Young People's Zone
Voices 2017 Our judges
We are very excited about our panel of judges for Voices 2017. They include writers, authors and journalists with a special interest in – or experience of – care. They’re all looking forward to reading your Voices 2017 entries. So, get writing now.
Nikesh Shukla, writer
Nikesh Shukla is a writer whose novels include Coconut Unlimited, which was shortlisted for the Costa First Novel Award 2010, and Meatspace which has been praised by the New Statesman, BBC Radio 4, Independent on Sunday and the Daily Mail.
Nikesh is the editor of the essay collection The Good Immigrant in which 21 British writers of colour discuss race and immigration in the UK. His short stories have featured in several publications. He has also been writer in residence for BBC Asian Network and Royal Festival Hall, as well as writing for The Guardian, Esquire, Vice, Buzzfeed and BBC2. In 2014, he co-wrote Two Dosas, an award-winning short film.
Jackie Long, Social Affairs Editor and Presenter, Channel 4 News
After more than two decades with the BBC, Jackie joined Channel 4 in 2011.
As Social Affairs Editor and Presenter for Channel 4 News, Jackie provides coverage of policy and public services, and this includes reporting on issues facing young people in the care system.
Jackie also writes a blog on social affairs for Channel 4 News, and is a reporter for Dispatches, Channel 4’s award-winning investigative current affairs programme.
Luke Stevenson, Children’s Social Care Journalist, Community Care
Luke Stevenson joins the Voices panel of judges for a second year running.
As Children’s Social Care Journalist for Community Care, the leading publication for social care professionals, Luke produces news, features and investigations on the topics of children’s social work and issues affecting children and young people.
Keren David, author of young adult fiction
Keren David is the award-winning author of eight books for Young Adults, including Salvage, which is about siblings, one adopted, one growing up in the care system. She is also a journalist and works as Features Editor at the Jewish Chronicle.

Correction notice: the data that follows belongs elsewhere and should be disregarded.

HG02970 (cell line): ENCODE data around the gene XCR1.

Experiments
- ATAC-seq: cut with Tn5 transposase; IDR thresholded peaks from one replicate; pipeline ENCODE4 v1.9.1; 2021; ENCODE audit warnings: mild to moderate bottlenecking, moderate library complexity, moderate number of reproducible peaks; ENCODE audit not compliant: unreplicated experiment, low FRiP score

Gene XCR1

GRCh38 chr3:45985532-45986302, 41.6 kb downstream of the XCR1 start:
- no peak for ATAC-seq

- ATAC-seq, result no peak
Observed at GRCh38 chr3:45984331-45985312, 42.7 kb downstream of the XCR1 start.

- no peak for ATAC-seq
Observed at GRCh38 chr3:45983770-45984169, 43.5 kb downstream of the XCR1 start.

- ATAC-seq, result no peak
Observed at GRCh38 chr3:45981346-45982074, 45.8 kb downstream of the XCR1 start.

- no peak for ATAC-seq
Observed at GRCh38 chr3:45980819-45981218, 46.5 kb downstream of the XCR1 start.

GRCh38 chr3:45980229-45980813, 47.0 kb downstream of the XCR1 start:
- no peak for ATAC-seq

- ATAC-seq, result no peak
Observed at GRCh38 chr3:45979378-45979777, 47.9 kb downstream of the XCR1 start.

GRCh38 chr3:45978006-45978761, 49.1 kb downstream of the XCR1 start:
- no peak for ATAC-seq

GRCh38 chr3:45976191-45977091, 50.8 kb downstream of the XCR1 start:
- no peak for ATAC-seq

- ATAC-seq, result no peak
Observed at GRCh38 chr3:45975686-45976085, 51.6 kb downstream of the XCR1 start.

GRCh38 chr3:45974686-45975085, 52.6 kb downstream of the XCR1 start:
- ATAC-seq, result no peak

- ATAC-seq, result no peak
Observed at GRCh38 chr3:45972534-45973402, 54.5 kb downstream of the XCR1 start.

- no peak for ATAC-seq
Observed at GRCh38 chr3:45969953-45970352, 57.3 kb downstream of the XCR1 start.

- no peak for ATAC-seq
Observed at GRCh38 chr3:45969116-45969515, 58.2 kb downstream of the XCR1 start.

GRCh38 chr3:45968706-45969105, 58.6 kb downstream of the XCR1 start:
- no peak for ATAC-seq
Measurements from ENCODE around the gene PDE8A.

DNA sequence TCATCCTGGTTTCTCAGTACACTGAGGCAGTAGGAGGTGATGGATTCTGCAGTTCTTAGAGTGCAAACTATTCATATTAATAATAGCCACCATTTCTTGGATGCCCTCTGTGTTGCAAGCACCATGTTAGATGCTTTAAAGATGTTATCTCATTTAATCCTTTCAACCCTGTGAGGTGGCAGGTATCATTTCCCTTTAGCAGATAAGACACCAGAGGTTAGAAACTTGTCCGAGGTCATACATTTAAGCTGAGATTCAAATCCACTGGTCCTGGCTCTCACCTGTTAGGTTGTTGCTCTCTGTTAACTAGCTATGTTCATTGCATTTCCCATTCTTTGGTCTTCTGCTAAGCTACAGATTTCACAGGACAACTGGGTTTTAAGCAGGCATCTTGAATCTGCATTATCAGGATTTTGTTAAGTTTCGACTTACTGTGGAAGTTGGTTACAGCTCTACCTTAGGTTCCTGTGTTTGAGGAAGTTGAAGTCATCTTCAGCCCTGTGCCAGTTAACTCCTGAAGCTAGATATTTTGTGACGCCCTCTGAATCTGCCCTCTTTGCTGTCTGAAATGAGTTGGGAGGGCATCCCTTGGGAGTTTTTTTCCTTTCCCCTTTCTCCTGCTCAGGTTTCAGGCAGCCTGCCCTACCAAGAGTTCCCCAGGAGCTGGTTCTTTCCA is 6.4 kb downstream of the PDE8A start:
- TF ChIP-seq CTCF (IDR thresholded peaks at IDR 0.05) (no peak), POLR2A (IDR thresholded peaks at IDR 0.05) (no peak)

Paolo Hewitt, music journalist and author
Paolo joins our Voices panel of judges for a second year running. Paolo experienced the care system from a very early age, and grew up in foster care and at a children’s home.
He is the author of more than 20 books covering music, fashion and football, and writes for NME magazine and The Guardian. Paolo’s book The Looked After Kid is his memoir of life in care, painting a vivid picture of his coming of age in a children’s home and finding salvation through his passion for music and literature. Paolo is currently working on a new book entitled On The Breath of Your First Dawn – A Letter To My Son.
Follow Paolo on Twitter: @PaoloHewitt1
Jenny Molloy author, motivational speaker, and England Patron of The British Association of Social Workers (BASW)
Jenny Molloy's most recent book Neglected explores the true stories of children in and around the care system. It comes after two previous books Hackney Child, and Tainted Love, which she wrote under her pen name Hope Daniels. Jenny spent most of her childhood in care and, as a care leaver, was under the Care of Hackney Social Services, hence the title of her book. She is now married, and although a mother and grandmother, remains, to this day, a care leaver.
Follow Jenny on Twitter: @HackneyChild
Read Jenny's Huffington Post blog about what writing meant to her while growing up in care.
Alex Wheatle MBE, author and winner of the 2016 Guardian children’s fiction prize
Born in Brixton, Alex spent most of his childhood in a children’s home. He started to write poems and lyrics in the late 1970s and became known as the ‘Brixton Bard’.
Alex’s first novel, Brixton Rock, was published to critical acclaim in 1999, and then five more novels for adults followed, before he turned to young adult fiction.
Alex was awarded an MBE in the Queen’s Birthday Honours list in 2008 for services to literature, and won the 2016 Guardian children’s fiction prize with his hard-hitting novel Crongton Knights, the second in a trilogy set on a fictitious inner-city estate. The judges praised his ‘poetic and rhythmic’ writing, and language that ‘sings from the page’.
The final book in the trilogy Straight Outta Crongton will be published this Spring, and Alex is also working on a non-fiction book about Black Britain. A favourite within reading groups and libraries, he is the UK’s most read Black British author.